Which Joe gave his name to ‘sloppy joes’? We look at five interesting sandwiches and their lexical origins.
A yard where wood is chopped or stored.
- ‘Since her son William was employed at the woodyard the Fitzwilliam administration had allowed her to stay in the cottage and also paid her a widow's weekly pension of half a crown.’
- ‘Three extra flats are being planned for a controversial scheme on the site of a former woodyard in Fairfax Drive, Westcliff, it has been revealed.’
- ‘A former worker, who asked not to be named, told the Yorkshire Post: ‘There were at least 10 lads at work clearing wood from the woodyard next door to Goodwin's and putting it in skips.’’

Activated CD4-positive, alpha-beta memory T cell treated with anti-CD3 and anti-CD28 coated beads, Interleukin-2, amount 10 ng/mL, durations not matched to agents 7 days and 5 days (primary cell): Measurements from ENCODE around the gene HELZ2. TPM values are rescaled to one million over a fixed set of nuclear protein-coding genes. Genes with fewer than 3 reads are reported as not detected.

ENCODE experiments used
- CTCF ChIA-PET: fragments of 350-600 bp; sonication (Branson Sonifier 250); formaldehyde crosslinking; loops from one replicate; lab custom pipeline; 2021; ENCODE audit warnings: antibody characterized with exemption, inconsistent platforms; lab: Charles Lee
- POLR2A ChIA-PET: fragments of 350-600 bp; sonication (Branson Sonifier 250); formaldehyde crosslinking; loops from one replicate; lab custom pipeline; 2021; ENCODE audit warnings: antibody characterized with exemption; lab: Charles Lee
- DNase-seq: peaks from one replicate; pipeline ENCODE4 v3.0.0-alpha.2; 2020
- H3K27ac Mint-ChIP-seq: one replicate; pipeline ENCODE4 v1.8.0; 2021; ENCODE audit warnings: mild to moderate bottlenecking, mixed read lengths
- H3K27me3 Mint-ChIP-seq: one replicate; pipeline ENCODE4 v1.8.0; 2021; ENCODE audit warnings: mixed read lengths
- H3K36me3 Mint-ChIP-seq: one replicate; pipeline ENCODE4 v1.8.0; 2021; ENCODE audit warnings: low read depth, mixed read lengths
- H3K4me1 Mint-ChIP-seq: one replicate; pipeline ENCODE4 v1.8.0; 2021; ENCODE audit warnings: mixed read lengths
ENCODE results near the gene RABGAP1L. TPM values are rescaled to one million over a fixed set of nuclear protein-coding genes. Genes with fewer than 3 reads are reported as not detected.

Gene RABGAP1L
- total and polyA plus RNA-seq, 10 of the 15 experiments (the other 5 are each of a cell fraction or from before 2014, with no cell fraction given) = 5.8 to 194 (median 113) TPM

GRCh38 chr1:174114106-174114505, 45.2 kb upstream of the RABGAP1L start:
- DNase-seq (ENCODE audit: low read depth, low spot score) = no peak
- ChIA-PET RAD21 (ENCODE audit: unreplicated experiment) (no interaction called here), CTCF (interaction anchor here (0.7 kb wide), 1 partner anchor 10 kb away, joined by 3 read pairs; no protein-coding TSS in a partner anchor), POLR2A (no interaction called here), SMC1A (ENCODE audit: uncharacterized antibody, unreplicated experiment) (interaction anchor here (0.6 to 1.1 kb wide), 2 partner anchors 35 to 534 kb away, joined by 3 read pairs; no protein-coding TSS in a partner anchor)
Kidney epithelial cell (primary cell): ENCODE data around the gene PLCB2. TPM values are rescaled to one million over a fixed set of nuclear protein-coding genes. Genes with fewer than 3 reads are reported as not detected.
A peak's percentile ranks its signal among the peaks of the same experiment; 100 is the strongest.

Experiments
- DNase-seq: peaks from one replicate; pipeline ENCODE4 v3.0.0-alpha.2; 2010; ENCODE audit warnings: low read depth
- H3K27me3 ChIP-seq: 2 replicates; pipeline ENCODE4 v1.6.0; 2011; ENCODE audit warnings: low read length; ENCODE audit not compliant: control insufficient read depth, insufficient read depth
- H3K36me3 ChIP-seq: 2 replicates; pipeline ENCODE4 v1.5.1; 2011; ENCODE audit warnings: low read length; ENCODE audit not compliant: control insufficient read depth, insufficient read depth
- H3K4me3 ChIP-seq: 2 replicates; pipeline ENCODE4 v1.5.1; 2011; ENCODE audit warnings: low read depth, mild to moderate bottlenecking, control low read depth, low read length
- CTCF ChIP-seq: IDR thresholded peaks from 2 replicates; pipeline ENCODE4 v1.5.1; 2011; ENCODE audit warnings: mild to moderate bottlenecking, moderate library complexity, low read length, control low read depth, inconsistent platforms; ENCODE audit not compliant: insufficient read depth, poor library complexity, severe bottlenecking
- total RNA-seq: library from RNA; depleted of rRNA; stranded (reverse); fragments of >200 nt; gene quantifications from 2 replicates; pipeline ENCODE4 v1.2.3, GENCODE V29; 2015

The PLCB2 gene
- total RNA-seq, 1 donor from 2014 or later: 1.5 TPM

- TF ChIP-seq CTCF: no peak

- ‘Evidence would also show the pair had practised using homemade weapons both at Morrison's flat in Bridlington and in a woodyard where a silhouette target was found by police.’
- ‘The Bastille had gone, its site converted into a woodyard.’
We take a look at several popular, though confusing, punctuation marks.
From Afghanistan to Zimbabwe, discover surprising and intriguing language facts from around the globe.
The definitions of ‘buddy’ and ‘bro’ in the OED have recently been revised. We explore their history and increase in popularity.